It remains to be seen whether Democrats who endorsed the Walsh proposal will continue to stand against leadership when it comes time to vote. However, if the numbers hold, Democratic leaders will be forced to count on Republican votes to ensure passage of their municipal health care plan, a rare dynamic in a reliably dark-blue Legislature.
"Whenever the possibility exists that Republican votes could impact the outcome of a vote, it's sort of a different day around here," said House Minority Leader Bradley Jones (R-North Reading).
Jones said his caucus, which has concerns about the cost of health care within cities and towns and the way existing law is structured, would take a serious look at the proposals on the table.
Another surprising fact: 13 of the 26 Democrats on the Ways and Means Committee signed onto Walsh's plan to undo the proposal that the committee endorsed last week, although none spoke against it on the day the budget was released and approved by the Ways and Means panel on a voice vote.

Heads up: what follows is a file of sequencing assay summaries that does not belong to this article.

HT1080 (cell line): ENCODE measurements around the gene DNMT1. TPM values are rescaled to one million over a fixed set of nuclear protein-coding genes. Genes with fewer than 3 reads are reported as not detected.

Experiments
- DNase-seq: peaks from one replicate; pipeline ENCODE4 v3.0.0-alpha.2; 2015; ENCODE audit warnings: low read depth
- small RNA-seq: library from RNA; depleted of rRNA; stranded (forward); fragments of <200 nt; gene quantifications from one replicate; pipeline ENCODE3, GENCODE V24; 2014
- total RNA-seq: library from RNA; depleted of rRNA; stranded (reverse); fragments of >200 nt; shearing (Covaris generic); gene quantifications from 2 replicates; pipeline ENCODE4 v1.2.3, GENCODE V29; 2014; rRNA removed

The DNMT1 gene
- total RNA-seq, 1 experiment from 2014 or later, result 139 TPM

Ways and Means Committee members passed on a chance to amend the committee plan. Amendments during committee executive sessions, once a fairly common practice, have become rare over the years, especially given the increasing frequency of committee votes occurring via polling.
The split in the Democratic caucus over municipal workers' collective bargaining power has been fueled, in part, by union heads, who issued strongly worded rejections of the Ways and Means version of the plan, calling it a non-starter and threatening political retribution for lawmakers who support it.
The Walsh proposal drew support from six House committee chairs: Walsh, who chairs the Ethics Committee, and Reps. Frank Smizik, Alice Wolf, Antonio Cabral, Rep. Cheryl Coakley-Rivera, and Kay Khan (D-Newton). The rest are rank-and-file Democrats. The 10 freshmen who endorsed Walsh's plan represent more than half of the newest Democrats in the Legislature.